Put another way, the sexual difference and complementarity of husband and wife is not something that is added to a pre-existing thing called “marriage,” like you might add sprinkles to a sundae. Instead, male-female complementarity is at the very heart of marriage and part of its authentic definition. Marriage wouldn’t be marriage without a man and a woman, a husband and a wife. This is why adding alternative adjectives to the word “marriage” (“same-sex,” “gay,” and so on) produces not another “variety” of marriage, but a different thing entirely. It radically alters what marriage is in its very essence.

In contrast, the goal of the Marriage: Unique for a Reason website is to explain and illuminate the singular reality that the word “marriage” refers to: the faithful, fruitful, lifelong union of one man and one woman. A reality, you might say, without any adjectives. In the end, what’s at stake is precisely the authentic meaning of marriage. We invite you to explore the resources available on this website to understand why marriage is and can only be the union of one man and one woman.


Made for Each Other: Sexual difference is essential to marriage

“Love is Love,” declares a popular slogan in support of redefining marriage to include persons of the same sex. Its implication is clear: if marriage is about love, then any two adults who love each other should be free to marry … so the claim goes. Such an idea seems to have a certain appeal today, since it attempts to hold up the most universal of human ideals: love and freedom. But love and freedom don’t operate in a vacuum. Like breathing depends upon oxygen, love and freedom … and marriage … depend upon truth. Crucial questions cry out to be answered: Does love have anything to do with the human body, with being a man or a woman? Is there anything unique about married love? What is marriage? Keep reading…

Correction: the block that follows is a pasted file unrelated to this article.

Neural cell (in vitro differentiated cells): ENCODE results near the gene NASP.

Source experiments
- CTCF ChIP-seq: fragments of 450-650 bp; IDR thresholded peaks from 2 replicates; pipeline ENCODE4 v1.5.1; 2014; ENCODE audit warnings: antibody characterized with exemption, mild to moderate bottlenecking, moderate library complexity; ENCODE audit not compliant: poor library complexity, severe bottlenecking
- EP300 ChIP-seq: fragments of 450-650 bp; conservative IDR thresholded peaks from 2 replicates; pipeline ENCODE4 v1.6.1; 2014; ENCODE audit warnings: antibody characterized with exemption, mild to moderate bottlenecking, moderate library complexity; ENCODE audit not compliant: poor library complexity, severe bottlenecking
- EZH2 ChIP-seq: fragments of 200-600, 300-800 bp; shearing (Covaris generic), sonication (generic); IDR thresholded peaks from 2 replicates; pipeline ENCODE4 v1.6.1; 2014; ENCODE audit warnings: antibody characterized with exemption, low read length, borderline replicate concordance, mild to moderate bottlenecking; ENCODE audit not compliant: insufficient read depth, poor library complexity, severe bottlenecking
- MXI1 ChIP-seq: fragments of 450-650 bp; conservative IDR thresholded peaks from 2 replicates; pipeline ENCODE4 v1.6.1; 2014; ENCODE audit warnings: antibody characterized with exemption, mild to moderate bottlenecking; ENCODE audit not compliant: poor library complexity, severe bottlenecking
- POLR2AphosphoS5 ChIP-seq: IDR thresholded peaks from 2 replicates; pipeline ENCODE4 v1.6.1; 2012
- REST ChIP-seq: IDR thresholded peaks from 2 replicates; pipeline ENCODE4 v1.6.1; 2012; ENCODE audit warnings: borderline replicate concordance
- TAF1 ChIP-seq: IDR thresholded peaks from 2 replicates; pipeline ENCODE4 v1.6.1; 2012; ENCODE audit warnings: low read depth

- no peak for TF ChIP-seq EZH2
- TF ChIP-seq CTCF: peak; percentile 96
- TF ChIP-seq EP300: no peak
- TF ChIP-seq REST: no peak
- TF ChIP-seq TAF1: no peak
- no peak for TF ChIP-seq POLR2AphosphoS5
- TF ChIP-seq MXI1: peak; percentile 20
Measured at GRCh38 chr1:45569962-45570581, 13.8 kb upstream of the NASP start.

Sexual Difference: Frequently Asked Questions

1.   Marriage: What’s a good starting point?
2.   Where does marriage come from?
3.   What is marriage?
4.   Why can’t marriage be “redefined” to include two men or two women?
5.   What is sexual difference?
6.   Isn’t marriage just about love and commitment between two people?
7.   Why does a person’s gender matter for marriage?
8.   How is the love between a husband and a wife irreducibly unique?
9.   What is complementarity?
10. Why does the Catholic Church care so much about marriage?
11. Where can I learn more about marriage?

What about same-sex attraction?

The Church’s teaching on marriage recognizes that every human person is made in the image of God and has inviolable dignity. Every human person is a gift, deserving respect and love. It is important to acknowledge that persons with homosexual inclinations have suffered and can suffer a great deal…. The Church cares for and accepts persons who experience homosexual inclinations. She refuses to label anyone. Many with a homosexual inclination attend Mass regularly, are active in parish life, and seek to receive the sacraments. Keep reading…


Made for Life: Marriage welcomes the “supreme gift” of the child

Any honest consideration of marriage must think about children, the hope of our future. For millennia, people of every generation and of every culture have understood that the marriage of a man and a woman is the central pro-child social institution and the rock of the natural family. Marriage has never been about the relationship of just any two adults. Marriage brings together a man and a woman who unite as husband and wife to form a unique relationship open to welcoming and caring for new life. As the union of husband and wife, marriage is a union open from within to the blessing of fruitfulness. Children are born “from the very heart” of marriage, from the mutual self-giving between husband and wife (CCC, no. 2366). They are the “supreme gift” of marriage and its “ultimate crown” (GS, nos. 50, 48). Keep reading…

The Gift of Children: Frequently Asked Questions

1. What does marriage have to do with children?